“NIRSA, as an association, has Black lives to thank for its very existence.” As I reflect on these words from NIRSA Executive Director Pam Watts, I am reminded of how proud I am to be a part of an organization that was built by Black founders. I think about NIRSA legends of the past—such as William Wasson, Horace Moody, and Paul Wilson—and how they shaped and molded opportunities for thousands of people spanning across generations. I think about our current NIRSA President, David Davenport, and the strong message he delivered about us standing together as an association this past week. David announced his theme for his presidential year as “relevance.” I know for many of my friends and colleagues within NIRSA, nothing has been more relevant in the development of us as professionals than our experiences with the NIRSA Championship Series. The NIRSA Championship Series’ brand promise is to provide participants with premier championship experiences delivered by qualified experts within a safe and inclusive environment. Still, I know we can do better. We still have much to learn, we still have ways to grow, we still have action to take.
If you have not had the chance, please take a moment to read the latest messages from Pam Watts and David Davenport in the NIRSA News article “In solidarity and action.” Pam provides an update with initial action plans and long term strategies. She has committed our Association to engaging in critical dialogue and spurring action. David’s impassioned message stresses resolute action from all of us as members in solidarity. The NIRSA Championship Series is listening. NIRSA HQ, the Series Executive Team, and the work team chairs are currently in the midst of our summer planning summit. Social justice, and specifically racial justice, is an important topic of conversation in our agenda, and we look forward to building and sharing actionable steps to help us stand together. The NIRSA Championship Series is built upon a foundation constructed by many committed volunteers, so please get involved. Share your input, your ideas, your resources, and your questions. Use the proposal form as one method to provide your thoughts. Reach out directly to me or other members of the executive team as another. However you choose to get involved, we can go far together as one.
Sports play such a pivotal role in the social justice conversation. Sports bring us together in a way no other walk of life does. They’re about teammates working together to achieve one ultimate goal, at all levels of play. They’re about fans watching and cheering their favorites teams and athletes, inspired by acts of athleticism, courage, and determination. Sports are the best drama because of the raw, genuine emotion they elicit. When our favorite athletes use their platforms and direct that emotion to improving the world, fans are engaged. Recent controversies regarding return to play in some professional leagues are no longer solely centered around the coronavirus, but are now also about the virus of racism which remains prevalent in our culture. Athletes are willing to put aside playing a sport they so richly love in order to keep the conversation focused on structural changes. This behavior sends a powerful message that has resonated with many people.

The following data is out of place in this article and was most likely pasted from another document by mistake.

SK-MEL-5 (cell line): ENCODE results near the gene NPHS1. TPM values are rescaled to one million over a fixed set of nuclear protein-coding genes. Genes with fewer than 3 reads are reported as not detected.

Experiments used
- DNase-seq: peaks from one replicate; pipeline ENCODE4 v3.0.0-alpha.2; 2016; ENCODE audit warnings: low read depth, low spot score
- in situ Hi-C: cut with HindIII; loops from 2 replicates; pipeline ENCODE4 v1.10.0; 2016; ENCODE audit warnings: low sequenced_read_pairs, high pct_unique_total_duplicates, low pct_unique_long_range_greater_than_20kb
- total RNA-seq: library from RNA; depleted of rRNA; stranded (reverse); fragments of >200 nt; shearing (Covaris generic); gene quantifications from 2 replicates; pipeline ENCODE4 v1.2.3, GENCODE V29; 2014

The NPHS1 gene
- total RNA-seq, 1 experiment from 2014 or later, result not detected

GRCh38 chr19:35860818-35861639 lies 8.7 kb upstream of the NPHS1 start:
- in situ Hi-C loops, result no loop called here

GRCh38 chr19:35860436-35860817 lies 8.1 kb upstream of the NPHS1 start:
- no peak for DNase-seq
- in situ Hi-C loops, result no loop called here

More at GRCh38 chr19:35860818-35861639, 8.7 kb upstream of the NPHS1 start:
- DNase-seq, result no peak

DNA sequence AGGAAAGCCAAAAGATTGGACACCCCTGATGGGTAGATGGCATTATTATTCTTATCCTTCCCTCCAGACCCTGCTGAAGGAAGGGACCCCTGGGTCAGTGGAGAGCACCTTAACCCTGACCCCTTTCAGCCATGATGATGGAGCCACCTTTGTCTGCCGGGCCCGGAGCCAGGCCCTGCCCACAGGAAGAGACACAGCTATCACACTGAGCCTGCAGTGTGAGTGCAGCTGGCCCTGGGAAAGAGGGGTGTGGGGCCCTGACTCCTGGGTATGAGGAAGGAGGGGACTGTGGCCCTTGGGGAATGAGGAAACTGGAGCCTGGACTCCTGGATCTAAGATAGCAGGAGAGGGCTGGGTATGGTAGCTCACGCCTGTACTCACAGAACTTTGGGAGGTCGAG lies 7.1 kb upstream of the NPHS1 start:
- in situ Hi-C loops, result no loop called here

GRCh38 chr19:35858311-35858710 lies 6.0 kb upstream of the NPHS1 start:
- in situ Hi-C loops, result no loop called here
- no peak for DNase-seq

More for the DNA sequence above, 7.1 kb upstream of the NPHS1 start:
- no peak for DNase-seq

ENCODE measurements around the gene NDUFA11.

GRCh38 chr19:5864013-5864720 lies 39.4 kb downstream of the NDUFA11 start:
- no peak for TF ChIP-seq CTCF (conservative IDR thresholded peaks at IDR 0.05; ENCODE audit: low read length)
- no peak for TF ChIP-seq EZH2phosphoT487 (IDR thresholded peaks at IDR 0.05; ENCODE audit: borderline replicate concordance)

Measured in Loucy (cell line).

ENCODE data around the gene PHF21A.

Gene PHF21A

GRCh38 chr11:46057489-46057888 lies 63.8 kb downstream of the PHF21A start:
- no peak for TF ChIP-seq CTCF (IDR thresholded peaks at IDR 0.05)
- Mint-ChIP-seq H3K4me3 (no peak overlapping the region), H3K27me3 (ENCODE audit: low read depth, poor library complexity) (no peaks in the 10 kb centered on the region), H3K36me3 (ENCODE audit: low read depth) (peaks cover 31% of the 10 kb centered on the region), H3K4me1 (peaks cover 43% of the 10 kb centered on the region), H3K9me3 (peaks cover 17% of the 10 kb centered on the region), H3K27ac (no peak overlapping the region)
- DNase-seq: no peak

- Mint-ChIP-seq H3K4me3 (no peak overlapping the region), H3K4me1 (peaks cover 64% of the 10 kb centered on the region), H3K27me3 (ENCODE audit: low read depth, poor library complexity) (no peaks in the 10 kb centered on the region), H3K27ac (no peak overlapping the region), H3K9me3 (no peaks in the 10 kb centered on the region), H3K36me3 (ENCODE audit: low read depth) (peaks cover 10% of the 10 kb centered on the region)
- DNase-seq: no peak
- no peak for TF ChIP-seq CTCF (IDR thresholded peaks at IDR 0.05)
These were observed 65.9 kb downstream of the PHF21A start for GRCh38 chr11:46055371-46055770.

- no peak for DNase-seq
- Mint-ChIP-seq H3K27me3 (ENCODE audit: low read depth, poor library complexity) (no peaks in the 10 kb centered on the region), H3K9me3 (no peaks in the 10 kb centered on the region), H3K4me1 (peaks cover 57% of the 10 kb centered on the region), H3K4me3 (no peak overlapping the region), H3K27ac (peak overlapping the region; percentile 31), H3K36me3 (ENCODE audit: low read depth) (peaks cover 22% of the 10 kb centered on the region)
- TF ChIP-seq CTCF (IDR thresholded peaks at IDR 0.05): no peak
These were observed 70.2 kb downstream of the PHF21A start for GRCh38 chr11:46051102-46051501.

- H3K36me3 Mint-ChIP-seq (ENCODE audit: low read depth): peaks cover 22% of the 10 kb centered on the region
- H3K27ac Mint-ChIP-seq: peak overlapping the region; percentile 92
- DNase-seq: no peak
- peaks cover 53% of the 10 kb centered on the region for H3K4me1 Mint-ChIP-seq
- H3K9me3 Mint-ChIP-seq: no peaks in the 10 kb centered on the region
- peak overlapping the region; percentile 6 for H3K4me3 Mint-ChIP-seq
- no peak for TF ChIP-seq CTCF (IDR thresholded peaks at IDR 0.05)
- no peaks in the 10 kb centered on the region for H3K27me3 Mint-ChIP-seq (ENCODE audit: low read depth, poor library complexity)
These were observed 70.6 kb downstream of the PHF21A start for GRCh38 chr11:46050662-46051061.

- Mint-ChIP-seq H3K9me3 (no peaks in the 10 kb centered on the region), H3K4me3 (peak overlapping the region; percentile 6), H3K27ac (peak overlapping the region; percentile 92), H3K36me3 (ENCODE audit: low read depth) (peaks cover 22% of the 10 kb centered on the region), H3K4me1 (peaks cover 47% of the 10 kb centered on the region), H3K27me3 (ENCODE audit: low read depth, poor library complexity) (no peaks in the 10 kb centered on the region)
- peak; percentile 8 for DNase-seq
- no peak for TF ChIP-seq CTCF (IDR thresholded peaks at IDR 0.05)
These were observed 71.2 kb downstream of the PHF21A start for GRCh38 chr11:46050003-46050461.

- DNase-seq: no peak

One of the things that I have always loved about the NIRSA Championship Series is the stories that friends and colleagues share about their experiences, even many years after the event has taken place. Those of us who have been involved with the Series have forged memories that are both personal and relatable. As I have the honor of serving this great association for the next year as Chair of the NIRSA Championship Series, I also think about my personal history and the number of Black men and women who have influenced my own growth as a professional. Their legacies have helped advance the Series in a number of impactful ways.
Jerrod Jackson served as one of my former supervisors. He is one of my greatest professional mentors in the field. His “NIRSA Family Tree” of quality professionals who have worked with him over the years is impressive. Jerrod supported me receiving my first opportunity to serve on an official’s committee at a Series event.
Ashley Lax has been a rock and confidant for me as the Vice Chair of the Championship Seires. Ashley is an incredible leader who I am so proud to stand next to and experience this leadership opportunity with. She is confident, strong, and strategic, and her future burns bright in this field.
Oscee Wheatfall helped onboard me into my role as an executive team member in the NIRSA Championship Series two years ago. I have had the privilege of working alongside Oscee in a number of capacities over the years, including at the NIRSA School and at numerous Series events.
Jarrode Davis has served as the Flag Football Chair for my entire tenure as an executive team member, stretching out his volunteerism an extra year to align with the Flag Football Editorial Board despite numerous changes and opportunities at his home institution. Jarrode has served the Series in many ways over the years—as an official, host, director, volunteer, chair, and in countless other capacities.
There are countless others as well including Natosha Harris, Jason Gant, Dex Shorter, Kevin Martin, Jeremy Lewis, Jon Randle, Joe Wise, Sheldon Tate, and Matt Dunigan. I share memories, stories, and NIRSA Championship Series experiences with them all. I owe a personal piece of gratitude to each of them, as does the entire NIRSA Championship Series which is better because of the work that each has contributed over the years.
We know we have work ahead of us. I know we are up to challenge. Thank you for continuing to engage with us. I will echo the same message as President Davenport: “I welcome your thoughts on how we can stand together as an Association but more so, I welcome your actions on how we WILL stand together as an Association.”